Regions / El Salvador
It's time to relegate the bankrupt counterinsurgency doctrine into the “dustbin of history.”
Last March, two rival gangs met in a Salvadoran prison to forge an unlikely truce.
This article examines the sixth summit of the Americas and analyzes how the event reflects a trend of Washington's declining hegemony in Latin America and the rise of unified opposition to American policies, particularly the militarization of the region, drug war and isolation of Cuba.
The most significant story in Central America right now is also the most underreported.
The similarities between the Israeli government and El Salavador's junta in the eighties are eerily similar -- as is U.S. support for them.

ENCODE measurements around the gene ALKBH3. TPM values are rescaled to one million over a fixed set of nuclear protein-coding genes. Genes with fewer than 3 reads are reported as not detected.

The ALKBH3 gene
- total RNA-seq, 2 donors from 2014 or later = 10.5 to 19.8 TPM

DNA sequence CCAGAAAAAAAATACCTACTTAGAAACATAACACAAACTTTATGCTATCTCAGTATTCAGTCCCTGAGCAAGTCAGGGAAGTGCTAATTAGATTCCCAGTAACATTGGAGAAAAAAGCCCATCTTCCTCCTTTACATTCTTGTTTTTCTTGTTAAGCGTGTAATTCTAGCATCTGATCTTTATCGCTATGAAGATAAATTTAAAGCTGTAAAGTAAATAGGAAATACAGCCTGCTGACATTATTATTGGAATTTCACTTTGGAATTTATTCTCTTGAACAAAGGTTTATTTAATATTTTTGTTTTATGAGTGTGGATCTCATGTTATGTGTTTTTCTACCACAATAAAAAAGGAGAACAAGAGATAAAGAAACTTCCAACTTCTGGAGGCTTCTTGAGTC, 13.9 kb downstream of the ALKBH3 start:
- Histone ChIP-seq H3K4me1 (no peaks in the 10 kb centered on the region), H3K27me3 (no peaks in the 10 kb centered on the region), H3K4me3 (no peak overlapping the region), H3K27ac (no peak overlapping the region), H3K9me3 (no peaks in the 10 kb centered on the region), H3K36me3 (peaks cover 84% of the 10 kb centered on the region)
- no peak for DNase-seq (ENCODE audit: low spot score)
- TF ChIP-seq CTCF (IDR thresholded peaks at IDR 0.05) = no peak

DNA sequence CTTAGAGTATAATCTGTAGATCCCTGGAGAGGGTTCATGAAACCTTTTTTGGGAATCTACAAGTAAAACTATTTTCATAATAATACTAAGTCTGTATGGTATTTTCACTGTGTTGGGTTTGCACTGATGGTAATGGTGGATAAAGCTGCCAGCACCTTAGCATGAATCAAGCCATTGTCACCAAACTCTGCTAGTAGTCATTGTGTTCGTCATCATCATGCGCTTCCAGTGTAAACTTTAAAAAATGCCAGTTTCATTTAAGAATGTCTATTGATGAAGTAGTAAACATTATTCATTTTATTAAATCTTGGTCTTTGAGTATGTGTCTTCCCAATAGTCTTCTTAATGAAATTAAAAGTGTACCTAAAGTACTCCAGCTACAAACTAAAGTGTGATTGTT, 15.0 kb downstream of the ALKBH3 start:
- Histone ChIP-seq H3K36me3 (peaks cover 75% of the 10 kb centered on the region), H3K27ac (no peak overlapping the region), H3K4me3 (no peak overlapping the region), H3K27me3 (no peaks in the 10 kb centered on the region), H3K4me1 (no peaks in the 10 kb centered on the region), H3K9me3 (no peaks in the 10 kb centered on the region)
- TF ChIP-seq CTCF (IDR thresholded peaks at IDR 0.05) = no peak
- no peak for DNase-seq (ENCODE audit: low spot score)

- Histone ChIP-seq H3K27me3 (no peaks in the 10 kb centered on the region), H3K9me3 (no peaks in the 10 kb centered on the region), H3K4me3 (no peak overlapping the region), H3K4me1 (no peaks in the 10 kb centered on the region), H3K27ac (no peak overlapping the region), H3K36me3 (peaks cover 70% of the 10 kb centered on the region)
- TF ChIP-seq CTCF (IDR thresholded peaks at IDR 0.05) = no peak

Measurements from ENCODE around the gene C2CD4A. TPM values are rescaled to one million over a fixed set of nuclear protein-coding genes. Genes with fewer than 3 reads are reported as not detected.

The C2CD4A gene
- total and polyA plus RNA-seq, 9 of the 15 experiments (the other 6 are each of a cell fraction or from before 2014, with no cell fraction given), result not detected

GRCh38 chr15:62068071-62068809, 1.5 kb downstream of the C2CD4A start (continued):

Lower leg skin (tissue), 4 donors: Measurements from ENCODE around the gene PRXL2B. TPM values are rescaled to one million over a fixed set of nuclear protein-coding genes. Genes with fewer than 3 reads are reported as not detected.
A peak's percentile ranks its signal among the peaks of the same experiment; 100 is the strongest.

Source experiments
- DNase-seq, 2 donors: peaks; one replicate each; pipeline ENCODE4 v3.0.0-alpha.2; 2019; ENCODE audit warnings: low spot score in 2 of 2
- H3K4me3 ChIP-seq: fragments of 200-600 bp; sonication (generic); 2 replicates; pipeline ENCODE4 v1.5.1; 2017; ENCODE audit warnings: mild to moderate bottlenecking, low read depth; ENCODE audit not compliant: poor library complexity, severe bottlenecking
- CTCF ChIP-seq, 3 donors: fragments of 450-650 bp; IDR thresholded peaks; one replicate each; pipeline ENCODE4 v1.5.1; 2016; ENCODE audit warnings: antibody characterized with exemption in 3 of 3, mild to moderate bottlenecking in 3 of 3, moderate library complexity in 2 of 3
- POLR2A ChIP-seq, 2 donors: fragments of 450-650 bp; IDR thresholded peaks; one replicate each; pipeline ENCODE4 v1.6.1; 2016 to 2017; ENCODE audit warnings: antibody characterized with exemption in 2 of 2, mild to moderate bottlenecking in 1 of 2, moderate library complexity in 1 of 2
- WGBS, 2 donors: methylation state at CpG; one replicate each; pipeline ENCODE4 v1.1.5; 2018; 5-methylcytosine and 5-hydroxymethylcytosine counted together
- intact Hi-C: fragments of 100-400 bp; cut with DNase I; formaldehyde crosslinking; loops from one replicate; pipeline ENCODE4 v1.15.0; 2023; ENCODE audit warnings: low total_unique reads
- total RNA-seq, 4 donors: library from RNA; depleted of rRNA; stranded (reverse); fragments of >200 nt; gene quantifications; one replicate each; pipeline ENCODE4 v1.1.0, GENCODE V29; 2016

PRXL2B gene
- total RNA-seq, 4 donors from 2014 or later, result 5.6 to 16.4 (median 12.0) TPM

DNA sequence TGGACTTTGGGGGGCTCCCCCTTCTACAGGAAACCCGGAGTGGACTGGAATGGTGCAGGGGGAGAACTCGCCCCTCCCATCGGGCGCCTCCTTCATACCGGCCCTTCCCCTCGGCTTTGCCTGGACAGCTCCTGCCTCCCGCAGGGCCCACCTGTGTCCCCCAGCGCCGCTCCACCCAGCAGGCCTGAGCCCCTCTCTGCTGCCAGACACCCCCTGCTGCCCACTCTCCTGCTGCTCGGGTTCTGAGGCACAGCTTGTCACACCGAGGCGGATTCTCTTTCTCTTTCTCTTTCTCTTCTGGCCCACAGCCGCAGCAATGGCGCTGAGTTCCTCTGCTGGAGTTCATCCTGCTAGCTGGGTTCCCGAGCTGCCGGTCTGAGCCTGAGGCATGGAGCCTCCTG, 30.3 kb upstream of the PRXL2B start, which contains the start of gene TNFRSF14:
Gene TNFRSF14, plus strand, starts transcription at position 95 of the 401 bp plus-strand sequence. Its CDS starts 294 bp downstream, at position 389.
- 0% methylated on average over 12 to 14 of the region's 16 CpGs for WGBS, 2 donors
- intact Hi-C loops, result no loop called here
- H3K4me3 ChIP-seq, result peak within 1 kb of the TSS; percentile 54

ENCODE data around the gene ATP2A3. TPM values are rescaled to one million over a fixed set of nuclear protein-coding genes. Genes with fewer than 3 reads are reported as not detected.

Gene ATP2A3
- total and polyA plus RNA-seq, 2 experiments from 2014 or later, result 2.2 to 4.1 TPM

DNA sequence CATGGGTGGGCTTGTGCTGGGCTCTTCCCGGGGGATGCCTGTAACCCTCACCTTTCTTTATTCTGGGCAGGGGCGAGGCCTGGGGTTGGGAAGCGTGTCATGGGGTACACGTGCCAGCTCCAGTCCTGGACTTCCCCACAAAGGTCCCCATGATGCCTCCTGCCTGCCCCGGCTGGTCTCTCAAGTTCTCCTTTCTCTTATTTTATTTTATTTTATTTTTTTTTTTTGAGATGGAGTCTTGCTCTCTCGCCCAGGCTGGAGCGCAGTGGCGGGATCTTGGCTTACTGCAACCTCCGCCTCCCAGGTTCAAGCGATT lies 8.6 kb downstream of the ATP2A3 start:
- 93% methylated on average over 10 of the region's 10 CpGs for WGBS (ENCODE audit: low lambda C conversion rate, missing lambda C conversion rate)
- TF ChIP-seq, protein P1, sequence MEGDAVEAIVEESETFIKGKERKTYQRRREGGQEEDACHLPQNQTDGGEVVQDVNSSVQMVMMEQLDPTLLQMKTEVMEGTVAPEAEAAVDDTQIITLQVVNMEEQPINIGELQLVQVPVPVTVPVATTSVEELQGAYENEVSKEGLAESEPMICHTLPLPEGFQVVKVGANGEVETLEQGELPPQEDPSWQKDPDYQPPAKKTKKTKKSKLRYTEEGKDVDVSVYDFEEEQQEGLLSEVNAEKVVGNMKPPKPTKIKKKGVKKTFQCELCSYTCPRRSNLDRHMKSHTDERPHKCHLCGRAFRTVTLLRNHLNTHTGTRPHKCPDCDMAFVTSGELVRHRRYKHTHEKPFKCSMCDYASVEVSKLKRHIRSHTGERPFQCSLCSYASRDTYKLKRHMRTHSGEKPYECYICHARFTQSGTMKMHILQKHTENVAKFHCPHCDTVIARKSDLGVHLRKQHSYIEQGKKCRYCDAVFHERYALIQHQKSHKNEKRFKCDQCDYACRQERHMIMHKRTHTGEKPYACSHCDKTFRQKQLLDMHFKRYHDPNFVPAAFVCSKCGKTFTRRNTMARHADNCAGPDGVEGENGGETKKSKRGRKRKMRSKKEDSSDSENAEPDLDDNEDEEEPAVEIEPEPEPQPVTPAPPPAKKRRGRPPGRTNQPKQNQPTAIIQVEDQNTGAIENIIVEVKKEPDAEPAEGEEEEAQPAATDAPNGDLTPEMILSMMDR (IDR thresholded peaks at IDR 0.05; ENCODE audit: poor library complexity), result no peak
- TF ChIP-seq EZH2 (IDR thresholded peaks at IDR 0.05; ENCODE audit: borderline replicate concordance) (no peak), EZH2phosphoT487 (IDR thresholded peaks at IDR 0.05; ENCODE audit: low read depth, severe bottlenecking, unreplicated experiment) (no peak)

At stake in El Salvador's movement to ban mining is the question of whether private interests can trump national sovereignty.
The prospect of progressive leadership coming to power in El Salvador's March 15 presidential elections should prompt a new U.S. policy toward Central America.
Today we would do well to remember Romero as an example of moral courage in a time of war. But his story is also significant because El Salvador has repeatedly been used by the current Bush administration as a parallel for the situation in Iraq.